Crockpot Beef


Ingredients

  • 2-½ lbs (40 oz) raw, boneless beef chuck clod roast (should yield six 5-oz cooked servings)

Crockpot spice blend:

  • 2 Tbsp water
  • 1 Tbsp black pepper
  • 1 Tbsp soy sauce
  • 4 tsp balsamic vinegar
  • 2 tsp Worcestershire sauce
  • 2 tsp dry mustard
  • ½ tsp salt or salt substitute
  • 2 cloves garlic, minced

Vegetables:

  • 6 cups (1-¼ lbs) whole mushrooms, trimmed
  • 3 cups (7-8 large stalks) celery, roughly diced
  • 3 cups green beans, trimmed
  • 2 cups scallions (12-14 scallions), roughly chopped

Direction

Trim all visible fat from roast. Rub black pepper and garlic onto roast; place in crock pot. Make several small shallow slits in top of roast. In small bowl, combine remaining spice blend ingredients; pour over meat. Cover; cook on low 8-10 hours or on high 4-5 hours. Add vegetables during last 30-60 minutes of roasting. Recipe should serve six 5-oz servings of roast and 3 vegetable servings each.

 

Nutritional Information

30 day Challenge

Grilled Steak and Vegetable Salad


Ingredients

  • 14 oz raw top sirloin steak (should yield two 5-oz cooked servings)
  • 2 cups lettuce or mixed salad greens
  • 1 cup (1 medium-large 3” x 2-¾”) yellow pepper, sliced lengthwise
  • 1 cup (2 small 2-2/5”) tomatoes, wedged or sliced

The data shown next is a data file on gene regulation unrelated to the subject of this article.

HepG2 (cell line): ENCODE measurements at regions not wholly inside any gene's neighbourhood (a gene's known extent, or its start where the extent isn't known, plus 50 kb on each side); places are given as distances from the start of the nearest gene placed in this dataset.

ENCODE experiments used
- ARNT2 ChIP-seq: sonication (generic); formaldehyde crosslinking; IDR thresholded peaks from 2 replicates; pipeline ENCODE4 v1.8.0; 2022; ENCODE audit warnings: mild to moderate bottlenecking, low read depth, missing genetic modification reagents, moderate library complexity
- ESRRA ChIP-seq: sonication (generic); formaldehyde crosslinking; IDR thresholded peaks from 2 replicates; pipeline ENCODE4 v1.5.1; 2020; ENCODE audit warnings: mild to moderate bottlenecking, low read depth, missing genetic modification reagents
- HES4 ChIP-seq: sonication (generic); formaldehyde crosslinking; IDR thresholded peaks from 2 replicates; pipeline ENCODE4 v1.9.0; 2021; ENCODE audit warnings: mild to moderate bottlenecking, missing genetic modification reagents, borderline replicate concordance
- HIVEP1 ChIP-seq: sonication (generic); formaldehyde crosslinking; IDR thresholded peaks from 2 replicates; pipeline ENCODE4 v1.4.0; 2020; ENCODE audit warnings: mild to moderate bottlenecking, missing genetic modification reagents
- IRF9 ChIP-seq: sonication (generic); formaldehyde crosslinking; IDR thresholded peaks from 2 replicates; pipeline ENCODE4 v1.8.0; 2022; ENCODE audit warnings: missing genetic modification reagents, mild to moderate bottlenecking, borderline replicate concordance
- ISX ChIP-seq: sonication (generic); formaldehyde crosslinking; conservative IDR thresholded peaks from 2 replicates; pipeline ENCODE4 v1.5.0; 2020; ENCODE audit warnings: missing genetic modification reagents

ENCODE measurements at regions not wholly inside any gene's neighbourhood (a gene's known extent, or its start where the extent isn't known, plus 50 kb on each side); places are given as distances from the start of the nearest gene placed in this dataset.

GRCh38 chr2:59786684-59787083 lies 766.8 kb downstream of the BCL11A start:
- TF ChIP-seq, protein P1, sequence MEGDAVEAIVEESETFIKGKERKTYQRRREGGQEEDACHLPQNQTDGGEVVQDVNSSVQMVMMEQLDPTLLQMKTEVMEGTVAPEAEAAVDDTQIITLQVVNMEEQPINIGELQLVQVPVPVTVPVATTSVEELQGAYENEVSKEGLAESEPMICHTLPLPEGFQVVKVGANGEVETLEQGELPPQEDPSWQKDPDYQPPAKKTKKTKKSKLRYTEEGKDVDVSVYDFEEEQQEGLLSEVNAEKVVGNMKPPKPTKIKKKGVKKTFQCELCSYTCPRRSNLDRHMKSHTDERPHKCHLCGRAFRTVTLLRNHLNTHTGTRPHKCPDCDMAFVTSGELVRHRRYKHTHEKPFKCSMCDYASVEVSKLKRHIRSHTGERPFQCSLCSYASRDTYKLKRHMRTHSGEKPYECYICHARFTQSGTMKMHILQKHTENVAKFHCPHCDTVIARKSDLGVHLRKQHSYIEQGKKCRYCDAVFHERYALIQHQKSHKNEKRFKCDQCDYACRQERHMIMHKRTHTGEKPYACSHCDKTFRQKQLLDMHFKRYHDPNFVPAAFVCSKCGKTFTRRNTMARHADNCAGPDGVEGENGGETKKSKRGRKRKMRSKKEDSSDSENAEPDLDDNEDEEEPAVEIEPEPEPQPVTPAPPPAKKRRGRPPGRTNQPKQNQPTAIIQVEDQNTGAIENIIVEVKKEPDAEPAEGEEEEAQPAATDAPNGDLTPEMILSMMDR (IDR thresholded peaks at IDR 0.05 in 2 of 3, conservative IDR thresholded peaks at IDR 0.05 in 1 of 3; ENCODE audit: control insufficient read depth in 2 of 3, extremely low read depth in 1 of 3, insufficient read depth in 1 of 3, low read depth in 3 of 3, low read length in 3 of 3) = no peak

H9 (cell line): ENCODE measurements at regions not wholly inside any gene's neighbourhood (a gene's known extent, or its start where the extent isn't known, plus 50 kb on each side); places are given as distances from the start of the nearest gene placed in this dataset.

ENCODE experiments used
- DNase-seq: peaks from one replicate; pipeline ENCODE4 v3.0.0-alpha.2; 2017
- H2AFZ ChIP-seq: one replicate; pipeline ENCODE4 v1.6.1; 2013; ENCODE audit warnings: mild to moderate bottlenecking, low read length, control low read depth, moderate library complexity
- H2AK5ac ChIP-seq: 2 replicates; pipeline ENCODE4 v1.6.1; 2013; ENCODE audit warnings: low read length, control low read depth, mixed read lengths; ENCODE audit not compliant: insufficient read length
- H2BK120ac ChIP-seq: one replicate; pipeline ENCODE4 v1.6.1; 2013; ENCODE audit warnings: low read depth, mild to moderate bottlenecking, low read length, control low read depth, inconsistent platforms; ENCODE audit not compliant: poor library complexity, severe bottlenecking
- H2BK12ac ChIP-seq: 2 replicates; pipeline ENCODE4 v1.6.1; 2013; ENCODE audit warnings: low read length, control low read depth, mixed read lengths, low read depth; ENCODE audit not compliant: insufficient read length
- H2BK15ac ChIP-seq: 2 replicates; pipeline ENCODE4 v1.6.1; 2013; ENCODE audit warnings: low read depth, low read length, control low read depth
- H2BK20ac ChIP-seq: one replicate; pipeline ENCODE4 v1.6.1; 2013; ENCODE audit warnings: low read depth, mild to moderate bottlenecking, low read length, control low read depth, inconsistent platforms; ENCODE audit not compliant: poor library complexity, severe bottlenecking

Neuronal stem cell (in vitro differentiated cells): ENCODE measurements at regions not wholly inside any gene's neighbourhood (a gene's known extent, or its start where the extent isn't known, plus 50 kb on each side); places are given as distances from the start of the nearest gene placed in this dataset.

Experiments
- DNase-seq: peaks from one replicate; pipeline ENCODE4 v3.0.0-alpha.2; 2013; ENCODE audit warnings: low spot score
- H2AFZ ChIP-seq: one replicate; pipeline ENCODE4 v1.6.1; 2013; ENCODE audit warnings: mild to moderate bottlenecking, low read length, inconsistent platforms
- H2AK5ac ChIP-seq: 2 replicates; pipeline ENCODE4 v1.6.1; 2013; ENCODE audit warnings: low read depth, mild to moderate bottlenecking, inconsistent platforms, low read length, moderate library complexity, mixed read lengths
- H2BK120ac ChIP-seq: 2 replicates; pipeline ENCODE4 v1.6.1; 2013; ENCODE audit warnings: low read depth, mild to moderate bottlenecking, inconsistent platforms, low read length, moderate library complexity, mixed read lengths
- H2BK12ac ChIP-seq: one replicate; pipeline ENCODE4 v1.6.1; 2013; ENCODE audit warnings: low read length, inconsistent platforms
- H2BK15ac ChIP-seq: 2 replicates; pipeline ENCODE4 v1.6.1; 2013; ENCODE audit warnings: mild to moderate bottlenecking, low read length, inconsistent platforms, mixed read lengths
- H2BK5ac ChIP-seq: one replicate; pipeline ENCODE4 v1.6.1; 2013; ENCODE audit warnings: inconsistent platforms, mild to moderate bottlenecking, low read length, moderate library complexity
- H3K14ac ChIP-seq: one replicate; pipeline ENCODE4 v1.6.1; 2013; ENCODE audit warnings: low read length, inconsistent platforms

• 3 Tbsp Newman’s Own® Lighten Up Balsamic Vinaigrette Dressing
  • 2 Tbsp red onion, chopped

Direction

Preheat grill to medium-high heat. Trim all visible fat from meat. Brush 1-½ Tbsp dressing lightly over one side of steak and over cut sides of peppers. Reserve remaining 1-½ Tbsp for later use. Place steak and peppers on grill, dressing sides down. Grill steak 5 minutes on each side or until medium doneness (160° F) and grill peppers 10 minutes (peppers do not need turning) or until al dente (tender-crisp). Meanwhile, place greens in 2 serving bowls; top with tomatoes and onions. Cut steak across the grain into thin slices; cut peppers. Arrange steak and peppers over salads. Drizzle with remaining 1-½ Tbsp dressing.

 

Nutritional Information

30 day challenge

Lemon Garlic Lamb


Ingredients

  • ¾ lb (12 oz) raw, boneless lamb chop loin* (should yield two 5-oz cooked servings)
  • 6 cups (1 large bunch) fresh spinach
  • 2 cups portabella mushrooms (3 medium mushroom cups)
  • 1 cup (8 medium) cherry tomatoes, halved
  • 4 tsp fresh lemon juice
  • 1 tsp dried rosemary
  • ½ tsp freshly ground black pepper
  • 2 cloves garlic, minced
  • Non-stick cooking spray
  • Dash of salt and/or pepper (optional)